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Fountainhead Regional Park

Orienteering Course


Orienteering is a fun and exciting sport for everyone, regardless of age or experience.  From the start point, participants try to find a series of markers located throughout Fountainhead Regional Park. Participants will use navigation and map reading skills to choose routes — both on and off trail — to find all the markers and get back to the finish point.

Orienteering is typically a racing event, in which participants compete against each other to finish a course in the fastest time.  However, anyone just looking to get out and enjoy the forest at a leisurely pace may also use these courses, as a sort of guided walk.

What courses are available?

Orienteering post

An orienteering course consists of a series of points, known as “controls”.  Each control is a fixed location in the forest marked with a post and sign, like the one pictured here.

Courses are rated based on length and overall difficulty.  The beginner courses can be completed while remaining almost exclusively on well-marked trails.  Intermediate courses may also use trails, but more adventurous racers will find opportunities for shortcuts if they leave the trails.  Advanced courses will generally not use trails, and racers will need to rely on more subtle terrain features for navigation.  (Note: a compass is highly recommended for intermediate or advanced courses.)

Orienteering maps show features that don't appear on most styles of map—including boulders, cliffs, pits, knolls, ditches, fences, and thick vegetation in addition to elevation, bodies of water, marshy areas, buildings, roads, and trails.  A convenient one-page legend of map symbols and clue sheet descriptions is available on the 2nd page of each map file.  Beginners may find it helpful to print this and take it with them on the course.

First-time orienteers are recommended to start with the white course.  However, if you're confident in your ability with maps and navigation, the yellow or orange course might be appropriate for your first event.


Orienteering Courses Information


Maps and Clue Sheets
  Map Clue Sheet
White Course
Yellow Course
Orange Course
Brown Course
Green Course

 A legend of map and clue sheet symbols is located on the second page of each map file.

How do I play?

Note:  This is just a brief introduction to the basics of orienteering.  For lots more information, including map reading, navigation tips, skills, and strategies, check out the Quantico Orienteering Club’s website at

Example Clue Sheet

Note:  This is just a brief introduction to the basics of orienteering.  For lots more information, including map reading, navigation tips, skills, and strategies, check out the Quantico Orienteering Club’s website at

Begin by choosing which course you would like to race, and then download and print a copy of the course map and clue sheet for each participant. Clue sheets are optional, since they are also printed on the course map, but some racers might prefer to have a separate clue sheet.  

All courses start and finish at the Orienteering start/finish sign, located at the main Fountainhead parking lot, right at the trailhead for the Bull Run – Occoquan Trail.  From the start/finish sign, racers will have to find each point, or “control,” in the order they are listed for that course.  If several racers are running the same course, it is best to spread out their starts by a few minutes to avoid racers following each other.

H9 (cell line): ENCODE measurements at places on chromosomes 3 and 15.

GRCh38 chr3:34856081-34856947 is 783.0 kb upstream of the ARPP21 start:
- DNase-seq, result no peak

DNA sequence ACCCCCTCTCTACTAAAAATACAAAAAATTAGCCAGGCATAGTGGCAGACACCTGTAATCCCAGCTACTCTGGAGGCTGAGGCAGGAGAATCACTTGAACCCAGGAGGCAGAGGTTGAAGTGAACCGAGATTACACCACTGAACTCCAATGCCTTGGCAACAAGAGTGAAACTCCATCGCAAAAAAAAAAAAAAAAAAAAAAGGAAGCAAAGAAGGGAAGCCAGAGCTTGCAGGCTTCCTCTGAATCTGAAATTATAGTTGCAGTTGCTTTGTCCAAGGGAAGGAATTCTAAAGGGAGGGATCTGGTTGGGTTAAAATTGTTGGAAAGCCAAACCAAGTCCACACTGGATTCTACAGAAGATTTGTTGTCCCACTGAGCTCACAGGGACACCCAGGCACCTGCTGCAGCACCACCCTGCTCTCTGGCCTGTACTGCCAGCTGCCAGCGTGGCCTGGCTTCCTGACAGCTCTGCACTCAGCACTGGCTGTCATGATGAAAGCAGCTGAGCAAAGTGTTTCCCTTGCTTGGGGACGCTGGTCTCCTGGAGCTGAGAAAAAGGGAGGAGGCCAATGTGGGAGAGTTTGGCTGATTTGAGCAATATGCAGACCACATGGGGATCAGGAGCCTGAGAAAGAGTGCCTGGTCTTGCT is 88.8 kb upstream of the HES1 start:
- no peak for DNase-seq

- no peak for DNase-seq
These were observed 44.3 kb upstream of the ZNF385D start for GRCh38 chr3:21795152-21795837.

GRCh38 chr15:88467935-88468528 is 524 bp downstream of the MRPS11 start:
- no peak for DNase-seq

Start your clock!  Each racer will need to orient their map, turning it to align the map’s North with actual North.  Next, find the control marked #1 on the map, and make a plan for navigating there from the start.  Going in a straight line isn’t always the fastest way…racers need to analyze the terrain, foliage, trails, water features, hills, etc., to determine the best way to go.  Now go find the first control!

As you approach the first control, consult your clue sheet to determine exactly where the control will be located.  In the example shown here, the symbols on line 1 represent “path” and “junction”, meaning the control is at a path junction.

When you find the first control, it will be marked with a two-digit number and a single letter.  The number will tell you which post you have found—check your clue sheet to make sure you’re at the right point.  (In the example shown, the first control should be labeled “15”, the second control should be “18”, and so on.)  Record the letter code in the corresponding box on your clue sheet as evidence that you found that control (“T” for the first control in this example).  Now repeat these steps to find all the remaining controls and return to the start/finish sign.  Fastest time from start to finish, while correctly locating all controls, wins the race!

* The Score-O is a special event in which a group of orienteers all compete at the same time.  Racers are given a map with every control in the park, and each control is assigned a point value.  (For this score-O, each control’s identifier number is also its point value.)  Racers determine which points—and in which order—they want to collect in the allotted time.  Some may choose to locate many of the closer, easier controls, while others might go longer distances to collect the high-value controls.  The orienteer who gathers the most points wins!  For this score-O course, suggested race duration would be between 1 and 2 hours.


Where else can I go orienteering?

Quantico Orienteering Club Logo

The Quantico Orienteering Club hosts numerous events in the DC – Maryland – Virginia area throughout the year.  Check their website ( for a schedule of events.  Their site also has links to several other permanent orienteering courses in our area.

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